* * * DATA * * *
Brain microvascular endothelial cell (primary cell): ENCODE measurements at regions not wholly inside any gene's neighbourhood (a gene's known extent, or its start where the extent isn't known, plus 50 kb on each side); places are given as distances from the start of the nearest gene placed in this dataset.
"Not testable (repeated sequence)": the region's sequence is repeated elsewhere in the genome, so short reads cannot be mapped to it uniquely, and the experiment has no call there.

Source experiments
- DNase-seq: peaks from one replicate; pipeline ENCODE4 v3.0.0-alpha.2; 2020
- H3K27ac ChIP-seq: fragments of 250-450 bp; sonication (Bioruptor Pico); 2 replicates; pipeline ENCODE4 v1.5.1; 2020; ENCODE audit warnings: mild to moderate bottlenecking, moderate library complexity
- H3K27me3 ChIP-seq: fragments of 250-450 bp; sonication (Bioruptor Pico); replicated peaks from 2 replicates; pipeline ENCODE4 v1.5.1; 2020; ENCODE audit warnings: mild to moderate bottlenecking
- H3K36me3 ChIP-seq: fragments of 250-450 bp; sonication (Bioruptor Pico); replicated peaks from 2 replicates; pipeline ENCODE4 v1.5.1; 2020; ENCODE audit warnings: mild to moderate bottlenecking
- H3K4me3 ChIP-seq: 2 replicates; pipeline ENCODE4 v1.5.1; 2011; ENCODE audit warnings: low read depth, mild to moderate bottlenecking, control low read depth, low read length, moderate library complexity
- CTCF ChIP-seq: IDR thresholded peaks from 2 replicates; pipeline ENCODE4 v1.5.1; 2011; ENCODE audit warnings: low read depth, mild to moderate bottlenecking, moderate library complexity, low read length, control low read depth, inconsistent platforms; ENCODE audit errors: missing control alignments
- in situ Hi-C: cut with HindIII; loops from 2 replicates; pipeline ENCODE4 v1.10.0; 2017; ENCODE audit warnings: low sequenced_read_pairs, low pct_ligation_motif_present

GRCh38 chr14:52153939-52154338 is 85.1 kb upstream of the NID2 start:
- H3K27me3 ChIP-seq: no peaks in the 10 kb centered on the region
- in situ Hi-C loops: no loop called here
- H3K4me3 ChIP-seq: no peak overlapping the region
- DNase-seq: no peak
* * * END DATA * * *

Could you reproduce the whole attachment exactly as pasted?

Brain microvascular endothelial cell (primary cell): ENCODE measurements at regions not wholly inside any gene's neighbourhood (a gene's known extent, or its start where the extent isn't known, plus 50 kb on each side); places are given as distances from the start of the nearest gene placed in this dataset.
"Not testable (repeated sequence)": the region's sequence is repeated elsewhere in the genome, so short reads cannot be mapped to it uniquely, and the experiment has no call there.

Source experiments
- DNase-seq: peaks from one replicate; pipeline ENCODE4 v3.0.0-alpha.2; 2020
- H3K27ac ChIP-seq: fragments of 250-450 bp; sonication (Bioruptor Pico); 2 replicates; pipeline ENCODE4 v1.5.1; 2020; ENCODE audit warnings: mild to moderate bottlenecking, moderate library complexity
- H3K27me3 ChIP-seq: fragments of 250-450 bp; sonication (Bioruptor Pico); replicated peaks from 2 replicates; pipeline ENCODE4 v1.5.1; 2020; ENCODE audit warnings: mild to moderate bottlenecking
- H3K36me3 ChIP-seq: fragments of 250-450 bp; sonication (Bioruptor Pico); replicated peaks from 2 replicates; pipeline ENCODE4 v1.5.1; 2020; ENCODE audit warnings: mild to moderate bottlenecking
- H3K4me3 ChIP-seq: 2 replicates; pipeline ENCODE4 v1.5.1; 2011; ENCODE audit warnings: low read depth, mild to moderate bottlenecking, control low read depth, low read length, moderate library complexity
- CTCF ChIP-seq: IDR thresholded peaks from 2 replicates; pipeline ENCODE4 v1.5.1; 2011; ENCODE audit warnings: low read depth, mild to moderate bottlenecking, moderate library complexity, low read length, control low read depth, inconsistent platforms; ENCODE audit errors: missing control alignments
- in situ Hi-C: cut with HindIII; loops from 2 replicates; pipeline ENCODE4 v1.10.0; 2017; ENCODE audit warnings: low sequenced_read_pairs, low pct_ligation_motif_present

GRCh38 chr14:52153939-52154338 is 85.1 kb upstream of the NID2 start:
- H3K27me3 ChIP-seq: no peaks in the 10 kb centered on the region
- in situ Hi-C loops: no loop called here
- H3K4me3 ChIP-seq: no peak overlapping the region
- DNase-seq: no peak